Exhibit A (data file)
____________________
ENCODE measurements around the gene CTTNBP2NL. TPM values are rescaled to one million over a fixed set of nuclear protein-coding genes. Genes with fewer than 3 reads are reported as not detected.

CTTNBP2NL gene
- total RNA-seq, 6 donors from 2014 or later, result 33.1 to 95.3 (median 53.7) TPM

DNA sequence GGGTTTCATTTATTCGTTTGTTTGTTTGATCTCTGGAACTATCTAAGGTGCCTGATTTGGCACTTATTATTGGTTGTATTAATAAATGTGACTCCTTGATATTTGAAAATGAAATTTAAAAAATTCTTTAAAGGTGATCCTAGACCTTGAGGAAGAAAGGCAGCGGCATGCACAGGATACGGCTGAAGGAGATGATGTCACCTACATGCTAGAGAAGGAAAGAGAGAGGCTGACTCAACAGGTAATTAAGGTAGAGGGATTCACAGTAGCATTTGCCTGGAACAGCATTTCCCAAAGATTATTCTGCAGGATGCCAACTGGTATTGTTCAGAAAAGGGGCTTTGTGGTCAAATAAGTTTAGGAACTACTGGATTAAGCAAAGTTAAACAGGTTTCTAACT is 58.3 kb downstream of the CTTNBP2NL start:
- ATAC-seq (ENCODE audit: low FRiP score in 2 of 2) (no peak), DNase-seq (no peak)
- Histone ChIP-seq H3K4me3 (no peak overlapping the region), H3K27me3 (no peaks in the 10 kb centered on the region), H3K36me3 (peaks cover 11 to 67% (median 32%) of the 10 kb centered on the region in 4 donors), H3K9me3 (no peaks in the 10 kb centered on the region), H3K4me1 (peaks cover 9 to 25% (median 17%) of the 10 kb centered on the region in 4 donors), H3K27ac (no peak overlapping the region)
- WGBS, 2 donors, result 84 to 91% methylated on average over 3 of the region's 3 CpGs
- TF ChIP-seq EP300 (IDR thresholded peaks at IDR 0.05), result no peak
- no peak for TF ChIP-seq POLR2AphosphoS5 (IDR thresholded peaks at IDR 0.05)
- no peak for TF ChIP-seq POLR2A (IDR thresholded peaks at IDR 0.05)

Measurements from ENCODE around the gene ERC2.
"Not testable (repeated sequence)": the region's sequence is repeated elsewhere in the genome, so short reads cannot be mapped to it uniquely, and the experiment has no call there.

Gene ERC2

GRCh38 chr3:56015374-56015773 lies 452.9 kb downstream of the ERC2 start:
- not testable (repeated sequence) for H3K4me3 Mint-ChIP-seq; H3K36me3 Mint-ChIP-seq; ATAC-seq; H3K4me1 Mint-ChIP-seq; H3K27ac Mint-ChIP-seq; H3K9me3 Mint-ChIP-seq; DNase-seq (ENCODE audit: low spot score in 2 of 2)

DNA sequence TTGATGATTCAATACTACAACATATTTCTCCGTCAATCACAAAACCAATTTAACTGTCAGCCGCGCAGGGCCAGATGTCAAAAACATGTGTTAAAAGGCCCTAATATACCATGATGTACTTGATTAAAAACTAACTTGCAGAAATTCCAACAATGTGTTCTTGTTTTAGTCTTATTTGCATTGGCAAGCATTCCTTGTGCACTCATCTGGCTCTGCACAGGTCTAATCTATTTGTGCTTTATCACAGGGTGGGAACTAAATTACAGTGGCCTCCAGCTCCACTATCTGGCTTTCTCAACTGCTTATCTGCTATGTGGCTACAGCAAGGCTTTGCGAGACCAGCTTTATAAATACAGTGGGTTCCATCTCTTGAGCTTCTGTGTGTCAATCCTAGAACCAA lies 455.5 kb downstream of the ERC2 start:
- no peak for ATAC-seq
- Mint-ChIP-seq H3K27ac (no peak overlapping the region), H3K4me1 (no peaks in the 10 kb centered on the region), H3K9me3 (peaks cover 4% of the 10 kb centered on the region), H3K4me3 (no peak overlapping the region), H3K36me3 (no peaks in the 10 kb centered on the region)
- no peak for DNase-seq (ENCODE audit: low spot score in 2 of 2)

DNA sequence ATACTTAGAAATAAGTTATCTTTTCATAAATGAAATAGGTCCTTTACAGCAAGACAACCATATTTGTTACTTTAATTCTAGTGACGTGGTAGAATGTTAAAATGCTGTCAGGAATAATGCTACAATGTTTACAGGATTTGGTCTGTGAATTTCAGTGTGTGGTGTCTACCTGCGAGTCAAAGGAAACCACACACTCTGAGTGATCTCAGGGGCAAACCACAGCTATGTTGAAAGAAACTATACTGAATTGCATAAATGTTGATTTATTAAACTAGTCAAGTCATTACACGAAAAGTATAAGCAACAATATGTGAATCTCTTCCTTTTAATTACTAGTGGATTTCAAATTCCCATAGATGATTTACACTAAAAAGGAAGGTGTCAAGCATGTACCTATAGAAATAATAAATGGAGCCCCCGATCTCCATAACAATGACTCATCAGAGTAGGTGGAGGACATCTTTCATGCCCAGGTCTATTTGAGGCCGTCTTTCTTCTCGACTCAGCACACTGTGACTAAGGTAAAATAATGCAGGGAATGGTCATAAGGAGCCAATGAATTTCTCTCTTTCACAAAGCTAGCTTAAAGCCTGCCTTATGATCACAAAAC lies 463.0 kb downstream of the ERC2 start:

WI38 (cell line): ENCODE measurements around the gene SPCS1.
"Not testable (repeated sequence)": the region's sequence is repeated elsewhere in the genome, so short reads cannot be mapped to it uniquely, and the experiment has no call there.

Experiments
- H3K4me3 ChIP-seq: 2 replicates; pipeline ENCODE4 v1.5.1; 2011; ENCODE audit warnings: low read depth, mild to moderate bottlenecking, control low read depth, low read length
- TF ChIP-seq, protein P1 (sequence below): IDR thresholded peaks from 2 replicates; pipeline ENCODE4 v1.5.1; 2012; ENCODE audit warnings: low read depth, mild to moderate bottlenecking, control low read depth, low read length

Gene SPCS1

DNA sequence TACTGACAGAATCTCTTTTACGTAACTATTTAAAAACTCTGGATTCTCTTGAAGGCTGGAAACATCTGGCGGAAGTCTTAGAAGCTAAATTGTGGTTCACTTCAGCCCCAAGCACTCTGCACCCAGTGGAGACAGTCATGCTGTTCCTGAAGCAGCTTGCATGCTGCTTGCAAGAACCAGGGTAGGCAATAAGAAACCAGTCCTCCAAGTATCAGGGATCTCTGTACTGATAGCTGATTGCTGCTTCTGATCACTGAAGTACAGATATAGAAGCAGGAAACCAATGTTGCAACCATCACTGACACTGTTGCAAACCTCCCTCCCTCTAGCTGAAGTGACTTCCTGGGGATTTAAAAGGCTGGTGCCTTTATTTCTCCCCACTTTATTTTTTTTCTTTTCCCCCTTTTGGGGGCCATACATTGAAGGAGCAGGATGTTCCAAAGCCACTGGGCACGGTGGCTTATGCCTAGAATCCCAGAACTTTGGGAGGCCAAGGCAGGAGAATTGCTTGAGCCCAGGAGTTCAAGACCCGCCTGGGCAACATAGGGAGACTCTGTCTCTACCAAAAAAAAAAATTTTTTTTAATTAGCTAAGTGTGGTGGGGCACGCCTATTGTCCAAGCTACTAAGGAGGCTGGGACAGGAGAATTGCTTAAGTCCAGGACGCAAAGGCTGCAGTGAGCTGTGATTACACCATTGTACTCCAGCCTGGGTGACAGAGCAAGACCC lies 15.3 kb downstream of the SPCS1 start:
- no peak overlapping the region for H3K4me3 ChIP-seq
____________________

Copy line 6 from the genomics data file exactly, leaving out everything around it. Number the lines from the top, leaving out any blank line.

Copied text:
- Histone ChIP-seq H3K4me3 (no peak overlapping the region), H3K27me3 (no peaks in the 10 kb centered on the region), H3K36me3 (peaks cover 11 to 67% (median 32%) of the 10 kb centered on the region in 4 donors), H3K9me3 (no peaks in the 10 kb centered on the region), H3K4me1 (peaks cover 9 to 25% (median 17%) of the 10 kb centered on the region in 4 donors), H3K27ac (no peak overlapping the region)